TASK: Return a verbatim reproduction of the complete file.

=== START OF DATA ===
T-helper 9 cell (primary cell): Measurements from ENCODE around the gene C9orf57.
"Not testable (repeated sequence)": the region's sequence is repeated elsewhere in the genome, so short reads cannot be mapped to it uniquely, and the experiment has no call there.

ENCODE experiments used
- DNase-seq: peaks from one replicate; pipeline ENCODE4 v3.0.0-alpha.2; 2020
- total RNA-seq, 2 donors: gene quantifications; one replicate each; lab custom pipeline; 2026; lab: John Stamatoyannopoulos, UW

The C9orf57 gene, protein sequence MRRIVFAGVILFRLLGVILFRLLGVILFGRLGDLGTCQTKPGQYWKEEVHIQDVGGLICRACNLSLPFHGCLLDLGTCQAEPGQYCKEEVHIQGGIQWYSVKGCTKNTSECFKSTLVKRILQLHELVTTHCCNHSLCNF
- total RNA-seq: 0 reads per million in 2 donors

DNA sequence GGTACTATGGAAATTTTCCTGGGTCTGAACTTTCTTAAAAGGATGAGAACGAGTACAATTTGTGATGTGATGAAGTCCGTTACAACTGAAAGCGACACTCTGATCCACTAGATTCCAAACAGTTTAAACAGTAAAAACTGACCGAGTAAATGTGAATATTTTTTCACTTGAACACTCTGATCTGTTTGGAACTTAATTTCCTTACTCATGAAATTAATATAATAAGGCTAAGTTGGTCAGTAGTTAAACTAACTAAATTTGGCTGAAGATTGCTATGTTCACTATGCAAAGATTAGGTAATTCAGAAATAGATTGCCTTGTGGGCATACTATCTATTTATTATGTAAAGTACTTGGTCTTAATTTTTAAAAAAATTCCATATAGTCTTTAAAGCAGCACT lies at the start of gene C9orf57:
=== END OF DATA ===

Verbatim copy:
T-helper 9 cell (primary cell): Measurements from ENCODE around the gene C9orf57.
"Not testable (repeated sequence)": the region's sequence is repeated elsewhere in the genome, so short reads cannot be mapped to it uniquely, and the experiment has no call there.

ENCODE experiments used
- DNase-seq: peaks from one replicate; pipeline ENCODE4 v3.0.0-alpha.2; 2020
- total RNA-seq, 2 donors: gene quantifications; one replicate each; lab custom pipeline; 2026; lab: John Stamatoyannopoulos, UW

The C9orf57 gene, protein sequence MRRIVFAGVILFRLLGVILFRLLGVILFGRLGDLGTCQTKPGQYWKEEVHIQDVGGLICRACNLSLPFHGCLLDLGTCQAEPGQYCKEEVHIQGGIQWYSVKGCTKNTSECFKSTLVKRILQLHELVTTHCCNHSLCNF
- total RNA-seq: 0 reads per million in 2 donors

DNA sequence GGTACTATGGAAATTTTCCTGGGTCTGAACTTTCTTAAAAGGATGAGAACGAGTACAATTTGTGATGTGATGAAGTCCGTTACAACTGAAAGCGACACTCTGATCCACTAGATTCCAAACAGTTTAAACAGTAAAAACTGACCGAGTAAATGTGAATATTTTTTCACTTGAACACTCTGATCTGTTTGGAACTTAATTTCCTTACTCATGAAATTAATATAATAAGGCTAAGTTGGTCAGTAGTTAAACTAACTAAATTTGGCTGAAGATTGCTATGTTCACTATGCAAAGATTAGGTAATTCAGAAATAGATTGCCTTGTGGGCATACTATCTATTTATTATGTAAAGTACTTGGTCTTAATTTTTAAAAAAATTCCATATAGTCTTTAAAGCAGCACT lies at the start of gene C9orf57: